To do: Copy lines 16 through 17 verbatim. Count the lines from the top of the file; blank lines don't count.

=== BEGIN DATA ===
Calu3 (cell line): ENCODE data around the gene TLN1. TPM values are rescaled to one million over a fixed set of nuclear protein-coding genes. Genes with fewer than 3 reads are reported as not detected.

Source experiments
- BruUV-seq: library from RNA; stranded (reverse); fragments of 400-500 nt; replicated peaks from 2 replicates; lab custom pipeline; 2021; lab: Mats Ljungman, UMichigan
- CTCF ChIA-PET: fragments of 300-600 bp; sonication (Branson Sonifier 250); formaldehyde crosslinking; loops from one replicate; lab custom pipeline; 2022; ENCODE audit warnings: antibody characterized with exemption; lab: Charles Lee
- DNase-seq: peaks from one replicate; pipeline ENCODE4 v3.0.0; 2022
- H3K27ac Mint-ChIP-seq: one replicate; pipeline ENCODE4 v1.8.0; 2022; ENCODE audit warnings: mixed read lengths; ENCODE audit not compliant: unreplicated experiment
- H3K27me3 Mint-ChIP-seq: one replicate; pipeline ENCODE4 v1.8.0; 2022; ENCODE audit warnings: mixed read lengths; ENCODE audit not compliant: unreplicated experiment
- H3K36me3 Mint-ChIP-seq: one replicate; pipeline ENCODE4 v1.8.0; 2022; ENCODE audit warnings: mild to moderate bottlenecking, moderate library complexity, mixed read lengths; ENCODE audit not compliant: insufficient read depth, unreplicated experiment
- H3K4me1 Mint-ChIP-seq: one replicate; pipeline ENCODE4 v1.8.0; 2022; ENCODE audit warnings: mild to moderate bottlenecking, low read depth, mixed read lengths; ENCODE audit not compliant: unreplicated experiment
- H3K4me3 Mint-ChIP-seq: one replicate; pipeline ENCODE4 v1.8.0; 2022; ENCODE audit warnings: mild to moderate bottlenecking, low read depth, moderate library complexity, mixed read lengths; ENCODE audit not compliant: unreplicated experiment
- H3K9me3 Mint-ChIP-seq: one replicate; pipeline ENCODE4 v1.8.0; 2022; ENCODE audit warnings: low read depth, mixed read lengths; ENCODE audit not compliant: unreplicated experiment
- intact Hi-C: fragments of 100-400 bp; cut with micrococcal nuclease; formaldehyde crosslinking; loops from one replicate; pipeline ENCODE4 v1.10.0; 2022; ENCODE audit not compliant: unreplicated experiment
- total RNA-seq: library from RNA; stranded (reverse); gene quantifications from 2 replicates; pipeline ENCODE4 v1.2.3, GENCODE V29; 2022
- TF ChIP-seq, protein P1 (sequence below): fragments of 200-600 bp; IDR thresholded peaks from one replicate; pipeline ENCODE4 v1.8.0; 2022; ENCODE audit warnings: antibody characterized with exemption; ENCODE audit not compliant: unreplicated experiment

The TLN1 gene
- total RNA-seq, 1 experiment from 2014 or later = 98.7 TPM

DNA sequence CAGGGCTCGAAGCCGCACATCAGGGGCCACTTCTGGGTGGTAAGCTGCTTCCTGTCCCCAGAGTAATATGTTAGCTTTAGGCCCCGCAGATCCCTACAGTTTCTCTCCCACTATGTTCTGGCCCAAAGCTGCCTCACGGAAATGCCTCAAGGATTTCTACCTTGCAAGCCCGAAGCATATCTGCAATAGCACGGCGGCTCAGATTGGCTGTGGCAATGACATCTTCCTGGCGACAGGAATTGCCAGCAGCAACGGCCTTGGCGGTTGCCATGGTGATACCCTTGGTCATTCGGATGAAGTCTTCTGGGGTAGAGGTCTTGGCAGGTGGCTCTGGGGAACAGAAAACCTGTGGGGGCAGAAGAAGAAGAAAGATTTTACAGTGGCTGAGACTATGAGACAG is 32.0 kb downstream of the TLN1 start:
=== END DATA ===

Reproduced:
- total RNA-seq, 1 experiment from 2014 or later = 98.7 TPM

DNA sequence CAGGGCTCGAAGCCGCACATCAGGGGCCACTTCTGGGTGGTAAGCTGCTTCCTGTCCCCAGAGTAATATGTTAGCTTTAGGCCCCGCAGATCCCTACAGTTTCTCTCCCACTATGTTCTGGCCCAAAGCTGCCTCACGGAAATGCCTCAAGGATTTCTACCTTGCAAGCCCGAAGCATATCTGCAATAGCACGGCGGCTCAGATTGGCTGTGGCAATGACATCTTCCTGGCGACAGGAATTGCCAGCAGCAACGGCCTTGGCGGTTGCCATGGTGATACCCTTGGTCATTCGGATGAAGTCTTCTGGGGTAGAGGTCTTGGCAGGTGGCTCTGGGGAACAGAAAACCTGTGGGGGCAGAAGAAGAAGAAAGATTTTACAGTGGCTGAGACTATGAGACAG is 32.0 kb downstream of the TLN1 start: